The following is an archived copy of a message sent to a Discussion List run by the Campaign Against Sanctions on Iraq.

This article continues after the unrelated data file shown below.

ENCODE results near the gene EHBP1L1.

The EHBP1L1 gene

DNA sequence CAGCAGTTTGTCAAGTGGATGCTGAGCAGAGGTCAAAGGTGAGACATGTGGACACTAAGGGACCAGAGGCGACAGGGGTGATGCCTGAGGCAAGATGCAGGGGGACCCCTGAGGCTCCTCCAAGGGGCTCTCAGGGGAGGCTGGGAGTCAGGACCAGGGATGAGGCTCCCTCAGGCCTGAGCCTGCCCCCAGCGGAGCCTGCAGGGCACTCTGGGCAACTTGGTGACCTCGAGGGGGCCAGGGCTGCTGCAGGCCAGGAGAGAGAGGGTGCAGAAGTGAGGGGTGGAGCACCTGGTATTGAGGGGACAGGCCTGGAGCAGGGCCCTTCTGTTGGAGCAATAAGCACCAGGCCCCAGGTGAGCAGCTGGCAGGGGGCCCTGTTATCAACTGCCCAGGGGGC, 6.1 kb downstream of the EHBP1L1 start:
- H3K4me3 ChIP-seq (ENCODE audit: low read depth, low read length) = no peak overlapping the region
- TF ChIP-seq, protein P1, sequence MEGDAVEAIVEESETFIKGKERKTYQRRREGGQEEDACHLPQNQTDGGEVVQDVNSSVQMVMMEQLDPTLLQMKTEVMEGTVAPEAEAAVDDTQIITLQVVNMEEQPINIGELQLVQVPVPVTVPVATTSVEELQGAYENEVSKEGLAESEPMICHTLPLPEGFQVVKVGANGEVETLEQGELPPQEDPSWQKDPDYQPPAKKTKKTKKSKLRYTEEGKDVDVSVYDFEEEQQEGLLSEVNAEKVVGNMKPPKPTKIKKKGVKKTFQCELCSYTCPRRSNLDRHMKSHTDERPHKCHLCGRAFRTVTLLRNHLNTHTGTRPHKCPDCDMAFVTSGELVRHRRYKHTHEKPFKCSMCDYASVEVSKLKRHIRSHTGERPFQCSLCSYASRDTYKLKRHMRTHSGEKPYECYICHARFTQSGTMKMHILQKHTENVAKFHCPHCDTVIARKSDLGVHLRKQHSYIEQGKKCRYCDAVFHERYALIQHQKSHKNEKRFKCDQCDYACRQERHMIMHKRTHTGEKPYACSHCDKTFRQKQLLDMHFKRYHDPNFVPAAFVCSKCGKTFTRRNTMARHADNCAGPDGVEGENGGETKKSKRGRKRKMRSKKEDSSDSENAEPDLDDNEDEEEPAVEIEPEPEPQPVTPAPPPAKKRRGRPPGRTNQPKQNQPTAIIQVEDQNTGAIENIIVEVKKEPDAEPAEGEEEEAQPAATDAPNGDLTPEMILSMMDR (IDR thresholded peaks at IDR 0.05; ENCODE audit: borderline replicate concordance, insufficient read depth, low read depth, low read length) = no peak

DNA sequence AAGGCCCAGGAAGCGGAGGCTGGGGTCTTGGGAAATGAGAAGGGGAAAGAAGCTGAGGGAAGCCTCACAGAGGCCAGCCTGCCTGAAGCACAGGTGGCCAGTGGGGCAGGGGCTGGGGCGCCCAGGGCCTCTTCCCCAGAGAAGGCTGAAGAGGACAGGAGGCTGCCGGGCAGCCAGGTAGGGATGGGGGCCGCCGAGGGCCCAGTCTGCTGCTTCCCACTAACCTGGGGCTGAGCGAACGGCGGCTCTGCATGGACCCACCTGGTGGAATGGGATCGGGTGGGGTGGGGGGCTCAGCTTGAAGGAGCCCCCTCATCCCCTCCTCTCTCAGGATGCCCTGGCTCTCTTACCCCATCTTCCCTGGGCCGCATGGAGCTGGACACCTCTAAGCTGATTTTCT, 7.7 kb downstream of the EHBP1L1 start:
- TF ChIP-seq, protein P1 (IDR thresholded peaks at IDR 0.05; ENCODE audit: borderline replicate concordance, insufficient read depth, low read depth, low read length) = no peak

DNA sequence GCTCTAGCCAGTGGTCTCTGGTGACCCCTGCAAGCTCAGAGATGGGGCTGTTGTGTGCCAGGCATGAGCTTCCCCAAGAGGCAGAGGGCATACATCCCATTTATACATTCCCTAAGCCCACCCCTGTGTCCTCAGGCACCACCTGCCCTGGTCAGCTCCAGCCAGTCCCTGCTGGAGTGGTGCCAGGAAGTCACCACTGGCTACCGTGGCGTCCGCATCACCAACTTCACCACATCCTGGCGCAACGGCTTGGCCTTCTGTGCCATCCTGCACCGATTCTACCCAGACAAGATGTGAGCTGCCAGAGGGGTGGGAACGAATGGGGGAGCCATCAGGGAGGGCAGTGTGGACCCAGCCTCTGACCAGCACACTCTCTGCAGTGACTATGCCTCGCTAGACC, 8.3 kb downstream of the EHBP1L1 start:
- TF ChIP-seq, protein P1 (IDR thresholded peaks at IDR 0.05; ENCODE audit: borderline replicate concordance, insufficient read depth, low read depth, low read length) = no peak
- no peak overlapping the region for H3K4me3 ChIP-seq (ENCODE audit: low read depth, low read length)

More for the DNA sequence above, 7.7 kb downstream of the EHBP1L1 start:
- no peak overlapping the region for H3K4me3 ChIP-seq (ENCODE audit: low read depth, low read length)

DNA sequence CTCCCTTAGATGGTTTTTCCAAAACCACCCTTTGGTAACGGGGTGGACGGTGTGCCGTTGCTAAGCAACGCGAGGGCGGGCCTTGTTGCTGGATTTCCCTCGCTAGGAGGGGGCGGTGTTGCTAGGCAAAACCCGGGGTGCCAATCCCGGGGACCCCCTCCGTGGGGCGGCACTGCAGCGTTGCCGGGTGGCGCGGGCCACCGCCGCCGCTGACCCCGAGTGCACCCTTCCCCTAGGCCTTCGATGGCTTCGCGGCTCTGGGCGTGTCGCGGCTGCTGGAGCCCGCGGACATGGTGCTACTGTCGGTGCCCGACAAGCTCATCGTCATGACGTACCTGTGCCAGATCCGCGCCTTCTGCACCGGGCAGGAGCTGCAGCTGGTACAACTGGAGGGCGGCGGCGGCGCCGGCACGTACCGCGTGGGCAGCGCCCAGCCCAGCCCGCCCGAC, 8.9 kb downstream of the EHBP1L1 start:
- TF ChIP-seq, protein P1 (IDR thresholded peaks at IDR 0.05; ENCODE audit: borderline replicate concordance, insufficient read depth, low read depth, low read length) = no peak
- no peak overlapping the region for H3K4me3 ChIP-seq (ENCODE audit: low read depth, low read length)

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On Fri, 15 Jan 1999, Glen Rangwala wrote: > I accept, though, that there are many goods that the Iraqi government has > not applied for without propmpting from the UN. I think we shouldn't > be too quick to blame the malevolence of the Iraqi government on this > score; poor procurement management is inevitable when all decisions on > what to import for a country of 22 million have to be made by a central > authority many months in advance. In many ways, the fault lies with SCR986 > para 8(a),which states that 'each export of goods is at the request of > the Government of Iraq¹. By not giving any power to individual groups or > organizations within Iraq to make requests for imports, the Security > Council is setting up a highly centralised scheme under which humanitarian > goods will inevitably remain unordered. There is a logical incoherence in this programme of import and distribution, as formulated by the Security Council resolution, which could be made more generally known. This would also obviate the necessity of having to make any claims about the Hussein government's malevolence or benevolence, or about the efficiency of centralised distribution networks. Is is not inconsistent with the claims made by the US and UK governments etc of Saddam Hussein's uncaring attitude to his people, that they should place powers to make requests for imports exclusively in his hands? This seems rather inconsistent - why, if he is the evil dictator, the third antichrist etc, is he to be expected to do what is best for his people, when the argument so far is precisely that he will not? I think we accept that he will not, or at least may not - which is the point of opposing the bombing and the sanctions without supporting Saddam Hussein's regime. So if it is true that he is not doing all he could possibly do to make sanctions easier for the Iraqi people (let us forget for the moment that the sanctions were not imposed by him), one might be permitted to question why those who impose sanctions on the country of an evil dictator then place the means to allegedly make the sanctions more humanitarian in the hands of that same evil dictator, and blame the evil dictator for not doing enough to help. This then becomes an excuse for the perpetuation of sanctions, and the periodic bombing of Iraq. In this equation, the 'Iraqi people' are completely irrelevant, except when they appear in various pieces of evidence of the evils of Saddam Hussein's regime. Has anyone heard of this paradox being highlighted in the press, or in campaigns against the sanctions? Ben Zachariah. > > > 2) reports that Iraq was actually exporting grain rather than selling it > > domestically (has anyone found out anything new on this question since > > it was last discussed on this list?) > > I'm wondering if it is actually the 3 northern governorates (ie the > Kurdish controlled areas, out of central government control) that are > exporting grain. The latest 180-day report from the Secretary-General > (S/1998/1100) details that wheat production is the major farming activity > in this region, and reports a 25% increase in yields, accompanied by a 26% > reduction in costs. Since this is area is out of central government (due > to the US-UK military incursion), if they KDP-PUK are exporting their > grain, Saddam can hardly be blamed. In fact, in the government-controlled > regions of Iraq, the Secretary-General reports that agriculture is in dire > straits, with a severe shortage of tractors, combine harvesters, spare > parts &c. These problems may be due to the Sanctions Committee; for > example, the Iraqi government ordered pesticides under Phase III of the > oil-for-food plan (early 1998), but due to delays in approval and > contracting, they arrived too late for the 1998 cropping season. Anyway, > since purchase of food from anywhere in Iraq contravenes SCR661, the US > government should be making representations to the importing countries if > it really had any information. > > > 3) Iraq's own acknowledgments that it cannot effectively distribute some > > imported medicines. > Undoubtably, there is congestion in warehouses. This may again be due to > the lack of handling equipment and suitable operational transportation. In > addition, the Secretary-General reports that some suppliers have failed to > provide testing methodology and standard solutions; coupled with the > inadequacy of inadequate facilities at testing laboratories, this has > increased processing time from 2 to 3+half weeks (S/1998/1100, para.25) > > > 4) US official reports that Iraq has kept large supplies of food and > > medicine in storehouses, refusing to distribute them to the needy > This has been largely rejected by the UN observers in Iraq. Michael Stone, > former head of UN Monitoring in Iraq, together with Denis Halliday and > officials from the WHO in Iraq have all said that Iraq's distribution of > food is efficient. > > > 5) reports that the government of Iraq has refused donations of > > humanitarian goods from other countries > True: Iraq is now refusing 'charity' (spuriously). > > > -- > ----------------------------------------------------------------------------- > This is a discussion list run by Campaign Against Sanctions on Iraq. > To be removed/added, email email@example.com, NOT the > whole list. Archived at http://linux.clare.cam.ac.uk/~saw27/casi/discuss.html > -- ----------------------------------------------------------------------------- This is a discussion list run by Campaign Against Sanctions on Iraq. To be removed/added, email firstname.lastname@example.org, NOT the whole list. Archived at http://linux.clare.cam.ac.uk/~saw27/casi/discuss.html